Mutare Central legislator Innocent Gonese has implored fellow Parliamentarians to unite for the good of the country by resisting the proposed Private Voluntary Organisations Amendment Bill.
The PVO Amendment Bill which was gazetted last year is now at the Second Reading Stage in the National Assembly and seeks to regulate the operations of civic society organisations.
Speaking on the effects of the Bill during a Parliament session yesterday, Gonese said the Bill was no necessary as the country had adequate laws to deal with money laundering issues that have been raised in the bill.
“I want us to ask ourselves a very critical question why we are here. In terms of Section 117 of our Constitution, it is clear that we are here among other things, to make laws for the peace, order and good governance of Zimbabwe. We need to ask ourselves that critical question. Is this law, if passed, going to add to the good governance of Zimbabwe?
“If we go further to Section 119, it is incumbent upon us as Members of Parliament and representatives of the people to ensure that we hold the Executive accountable and we articulate the views and aspirations of the people who voted for us. My question is, are we doing that if we were to proceed to pass this particular Bill?
“My submission Mr. Speaker Sir is that it is not necessary to bring in this Bill because among other things, we have adequate laws that can deal with issues of money laundering – we already have those in place, and there is no need to add any further laws,” said Gonese
He added “I want to implore Hon. Members across the political divide, to put the interest of the nation first and not partisan political interests. Let us look at issues or problems that are bedeviling the country. It is not a crime, I have already pointed out that in terms of our own Constitution, we are required as representatives of the people to ensure that all the laws that we pass speak to the provisions of Section 117, which specifically relate and refer to issues of good governance.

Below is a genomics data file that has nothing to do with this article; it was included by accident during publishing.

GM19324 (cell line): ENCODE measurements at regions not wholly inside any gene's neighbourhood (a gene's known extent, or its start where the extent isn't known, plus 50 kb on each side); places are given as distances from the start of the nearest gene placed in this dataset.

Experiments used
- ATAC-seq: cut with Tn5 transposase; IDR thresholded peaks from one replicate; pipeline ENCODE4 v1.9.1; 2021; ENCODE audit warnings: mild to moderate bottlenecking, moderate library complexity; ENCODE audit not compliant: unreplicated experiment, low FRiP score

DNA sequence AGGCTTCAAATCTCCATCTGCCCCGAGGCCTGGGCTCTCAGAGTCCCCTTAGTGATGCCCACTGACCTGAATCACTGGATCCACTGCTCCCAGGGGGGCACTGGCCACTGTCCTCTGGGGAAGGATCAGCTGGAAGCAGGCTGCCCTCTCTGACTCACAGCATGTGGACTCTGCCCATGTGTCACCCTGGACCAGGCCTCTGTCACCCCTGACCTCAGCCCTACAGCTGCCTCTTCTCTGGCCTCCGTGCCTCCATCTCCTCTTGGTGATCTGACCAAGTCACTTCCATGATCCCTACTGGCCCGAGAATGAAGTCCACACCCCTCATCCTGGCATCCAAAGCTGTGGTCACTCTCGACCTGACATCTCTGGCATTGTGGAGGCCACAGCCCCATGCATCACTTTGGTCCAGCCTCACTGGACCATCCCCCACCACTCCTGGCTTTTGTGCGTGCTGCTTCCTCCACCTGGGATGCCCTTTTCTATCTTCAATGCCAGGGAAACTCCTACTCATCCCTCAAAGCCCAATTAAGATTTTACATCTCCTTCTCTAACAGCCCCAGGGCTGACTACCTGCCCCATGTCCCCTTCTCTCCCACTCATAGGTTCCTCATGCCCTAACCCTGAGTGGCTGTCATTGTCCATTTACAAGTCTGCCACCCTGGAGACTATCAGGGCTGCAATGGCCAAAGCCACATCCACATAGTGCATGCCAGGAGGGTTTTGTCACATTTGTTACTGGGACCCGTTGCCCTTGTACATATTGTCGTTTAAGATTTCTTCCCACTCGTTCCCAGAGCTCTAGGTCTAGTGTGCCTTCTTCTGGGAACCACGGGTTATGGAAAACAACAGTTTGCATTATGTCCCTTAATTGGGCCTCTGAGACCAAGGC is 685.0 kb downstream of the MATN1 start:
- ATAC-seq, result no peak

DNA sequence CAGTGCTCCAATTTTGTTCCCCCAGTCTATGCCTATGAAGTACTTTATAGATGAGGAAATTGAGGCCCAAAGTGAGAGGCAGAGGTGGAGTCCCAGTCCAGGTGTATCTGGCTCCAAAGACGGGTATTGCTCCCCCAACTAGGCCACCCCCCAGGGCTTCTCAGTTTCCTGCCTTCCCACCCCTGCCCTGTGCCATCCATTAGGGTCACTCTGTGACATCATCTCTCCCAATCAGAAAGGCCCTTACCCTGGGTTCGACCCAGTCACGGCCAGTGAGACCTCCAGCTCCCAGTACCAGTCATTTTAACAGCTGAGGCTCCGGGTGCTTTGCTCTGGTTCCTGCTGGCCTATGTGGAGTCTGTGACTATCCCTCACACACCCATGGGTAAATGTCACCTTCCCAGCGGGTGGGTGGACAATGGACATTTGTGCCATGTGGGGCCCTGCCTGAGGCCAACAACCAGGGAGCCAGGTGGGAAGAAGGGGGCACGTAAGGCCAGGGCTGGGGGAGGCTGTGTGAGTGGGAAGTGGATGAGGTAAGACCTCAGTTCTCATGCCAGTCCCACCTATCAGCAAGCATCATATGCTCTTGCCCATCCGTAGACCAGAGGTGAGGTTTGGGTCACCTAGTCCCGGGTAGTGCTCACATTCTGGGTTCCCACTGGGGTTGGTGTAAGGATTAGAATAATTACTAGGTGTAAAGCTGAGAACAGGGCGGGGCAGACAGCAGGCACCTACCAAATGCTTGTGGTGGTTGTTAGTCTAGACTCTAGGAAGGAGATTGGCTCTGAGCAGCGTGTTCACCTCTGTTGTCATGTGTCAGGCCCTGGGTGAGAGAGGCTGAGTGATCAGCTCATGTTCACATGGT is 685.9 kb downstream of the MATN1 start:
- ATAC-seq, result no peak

“It is incumbent upon us to ensure that we do not violate those constitutional provisions by being party to the passage of laws that actually inhibit the enjoyment of human rights by the people of Zimbabwe. My plea to my colleagues is to say this, we have got other measures which we can put in place.
“Instead, we must try to find each other as Zimbabwe. Try to find each other as a nation so that we can jointly address the root cause of the problems, why we are in this economic quagmire. We have the issue of corruption – this is what we must be looking at collectively so that we tackle that because you find that if we were to resolve the issues of corruption, you will find that everyone in Zimbabwe would have enough to eat.”